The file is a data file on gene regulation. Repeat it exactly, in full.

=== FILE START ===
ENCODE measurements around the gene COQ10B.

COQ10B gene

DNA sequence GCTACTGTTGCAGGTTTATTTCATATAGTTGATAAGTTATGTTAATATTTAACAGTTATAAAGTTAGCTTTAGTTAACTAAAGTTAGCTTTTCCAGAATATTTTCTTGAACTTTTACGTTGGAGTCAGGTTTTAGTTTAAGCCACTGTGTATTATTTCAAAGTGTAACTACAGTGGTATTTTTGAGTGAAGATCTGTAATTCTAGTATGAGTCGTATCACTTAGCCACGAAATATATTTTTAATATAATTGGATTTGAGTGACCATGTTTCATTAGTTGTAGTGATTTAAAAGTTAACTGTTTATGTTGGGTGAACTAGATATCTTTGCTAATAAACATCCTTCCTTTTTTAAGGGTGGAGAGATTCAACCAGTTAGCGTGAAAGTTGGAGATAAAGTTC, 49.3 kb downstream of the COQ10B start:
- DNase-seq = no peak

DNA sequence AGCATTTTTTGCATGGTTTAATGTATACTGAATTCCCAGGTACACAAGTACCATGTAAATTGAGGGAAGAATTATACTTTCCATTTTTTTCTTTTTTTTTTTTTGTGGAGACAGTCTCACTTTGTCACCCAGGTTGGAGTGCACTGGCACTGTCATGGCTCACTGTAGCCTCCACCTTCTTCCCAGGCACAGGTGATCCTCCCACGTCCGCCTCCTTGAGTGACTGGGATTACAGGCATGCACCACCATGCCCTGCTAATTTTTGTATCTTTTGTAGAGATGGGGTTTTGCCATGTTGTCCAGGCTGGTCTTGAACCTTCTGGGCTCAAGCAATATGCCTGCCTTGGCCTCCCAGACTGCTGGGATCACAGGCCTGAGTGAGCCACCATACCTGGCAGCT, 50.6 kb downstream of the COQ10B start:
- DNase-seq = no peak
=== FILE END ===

ENCODE measurements around the gene COQ10B.

COQ10B gene

DNA sequence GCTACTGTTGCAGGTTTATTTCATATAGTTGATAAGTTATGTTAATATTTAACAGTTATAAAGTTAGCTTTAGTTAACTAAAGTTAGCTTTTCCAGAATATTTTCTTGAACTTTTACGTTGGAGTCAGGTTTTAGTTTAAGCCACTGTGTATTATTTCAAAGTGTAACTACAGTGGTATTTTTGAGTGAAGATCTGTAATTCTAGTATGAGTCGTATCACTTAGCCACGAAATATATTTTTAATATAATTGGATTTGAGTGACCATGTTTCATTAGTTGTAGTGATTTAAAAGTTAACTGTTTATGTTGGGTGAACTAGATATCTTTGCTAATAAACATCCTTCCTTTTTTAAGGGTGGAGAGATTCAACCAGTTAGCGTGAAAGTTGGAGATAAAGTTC, 49.3 kb downstream of the COQ10B start:
- DNase-seq = no peak

DNA sequence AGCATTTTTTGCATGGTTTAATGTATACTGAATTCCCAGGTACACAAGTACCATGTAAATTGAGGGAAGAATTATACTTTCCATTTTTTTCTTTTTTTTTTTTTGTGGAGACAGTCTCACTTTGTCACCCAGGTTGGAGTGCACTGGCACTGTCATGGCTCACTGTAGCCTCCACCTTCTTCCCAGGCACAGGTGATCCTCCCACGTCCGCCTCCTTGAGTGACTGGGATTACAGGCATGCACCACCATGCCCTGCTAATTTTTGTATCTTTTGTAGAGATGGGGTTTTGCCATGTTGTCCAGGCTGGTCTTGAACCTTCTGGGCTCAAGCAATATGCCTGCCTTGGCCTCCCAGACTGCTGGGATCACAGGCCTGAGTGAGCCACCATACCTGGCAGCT, 50.6 kb downstream of the COQ10B start:
- DNase-seq = no peak